As I have mentioned a time or two, I have been reading paranormal romances in an effort to get a feel for the field since I’m developing a story concept for one. In particular, I’ve been reading the finalists for the most recent “Rita” awards.
One thing I’ve noticed is a decided lack of concern for “fact checking.” In one, we have a person doing a “practice form” with a Western style sword that is apparently a long sequence of moves against notional (imaginary) opponents. There’s just one problem with that. The use of long, stylized forms like that are an Asian approach, not one used in Western swordplay.
Another writer had an extremely experienced diver apparently confused between air embolism and the bends (two different problems that can occur from among other things, ascending too fast) and got durations and the like wrong. A more subtle error was someone suddenly appearing having been “swept” there from a just sunken boat when no such boat was within sight beforehand. But how far could the person have been swept while still being not only alive but conscious?
The same thing happens in the “traditional” SF and Fantasy genre too. One writer recently had a ship leaving a station apparently in Earth orbit and taking weeks to return to Earth (the journey was interrupted before completion but the expected duration was weeks). Even if the ship was as far as the moon it would take less than 5 days on a minimum energy orbit. Anything longer than that would take more energy. There are reasons why the outbound leg might take that long (high efficiency, low thrust engines) but they won’t apply for a vehicle that returns from high orbit and reenters the atmosphere.
These things dropped me right out of the story for at least a moment. I managed to get back into it but I should never have been dropped out in the first place.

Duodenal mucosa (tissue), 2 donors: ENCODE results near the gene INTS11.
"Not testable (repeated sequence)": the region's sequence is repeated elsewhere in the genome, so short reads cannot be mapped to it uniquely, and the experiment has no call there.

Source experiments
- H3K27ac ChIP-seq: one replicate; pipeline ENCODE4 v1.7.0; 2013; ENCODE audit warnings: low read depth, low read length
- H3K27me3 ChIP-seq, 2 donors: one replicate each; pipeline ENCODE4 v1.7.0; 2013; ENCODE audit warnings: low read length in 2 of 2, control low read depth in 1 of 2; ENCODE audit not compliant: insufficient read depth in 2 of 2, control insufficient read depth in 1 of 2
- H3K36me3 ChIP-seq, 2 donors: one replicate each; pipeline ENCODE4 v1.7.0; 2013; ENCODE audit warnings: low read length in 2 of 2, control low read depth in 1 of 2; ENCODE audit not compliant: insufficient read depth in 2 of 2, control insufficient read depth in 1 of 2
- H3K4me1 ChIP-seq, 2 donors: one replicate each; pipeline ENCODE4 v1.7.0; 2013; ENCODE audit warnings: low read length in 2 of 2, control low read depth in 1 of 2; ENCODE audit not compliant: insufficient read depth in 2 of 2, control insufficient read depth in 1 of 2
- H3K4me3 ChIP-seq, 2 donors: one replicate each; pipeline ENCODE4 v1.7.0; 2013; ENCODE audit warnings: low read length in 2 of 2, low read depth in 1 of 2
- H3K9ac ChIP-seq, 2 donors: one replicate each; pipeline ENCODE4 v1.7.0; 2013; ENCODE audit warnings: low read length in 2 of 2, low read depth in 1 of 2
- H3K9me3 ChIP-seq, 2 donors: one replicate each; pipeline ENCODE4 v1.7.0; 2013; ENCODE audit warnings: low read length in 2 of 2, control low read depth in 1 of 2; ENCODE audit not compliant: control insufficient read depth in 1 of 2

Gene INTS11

A lot of people will say “but it’s fantasy” or it “uses future tech” or something like that. And that can be the case if a fantastic element is involved. If, for instance, the story is in an alternate world where Western martial arts took a different turn becoming more Asian in approach, that’s fine. But that needs to be explicitly part of the world and not “it’s a world identical to our own except some short time in the past people became aware of the existence of ‘supernatural’ creatures.” But the existence of the supernatural or “future tech” just increases the need to get the parts that aren’t part of that invention right. By showing the reader that you get the “mundane” aspects right you give them confidence to accept the fantastic.
Perhaps you, as the writer, think you can just get away with it. “Nobody will notice.” And there’s some justice to that. After all, these writers did get away with it. They were all finalists for a major award. (The non-romance in the above, was not only a finalist for a different award but actually won it.)
But somebody did notice. I noticed. And if I were not particularly motivated I might well have not taken the effort to get back into the story after those glaring (to me) errors. How many other people did stop after seeing those errors? How many people put down the book and wrote that author off? How many sales did the author lose? We’ll never know.
Now, on the other hand, whatever you do, you’re going to make mistakes. That’s part of being human. And maybe, someday, when you’re famous (or not so famous) you’ll get a letter from a reader saying “you got xxx wrong in your story.” It happened to me in my story “EMT” (Analog Science Fiction & Fact, December, 1993). It involved an ambulance service on the moon. For that story I spent a lot of time researching how ambulances operate, the effects of severe blood loss on the body, how CPR is performed and, especially, under what circumstances professionals performing CPR say “we’re done.” Despite all that effort, Analog forwarded a letter from a reader to me from a physician who, basically, said “you got that wrong.”
Does that mean one shouldn’t try? Of course not. You’re probably not a professional in every field you might have a character engage in. You do the best you can and realize that it won’t always be perfect. But you can hope to get things close enough that when a professional in the field calls you on it he qualifies things with “although it’s unlikely, I suppose it could happen” and “or course, protocols might change in the future.”
And the fewer and smaller mistakes you make, the fewer readers will lose that Willing Suspension of Disbelief that allows them to enjoy your work.
And that’s what it’s all about.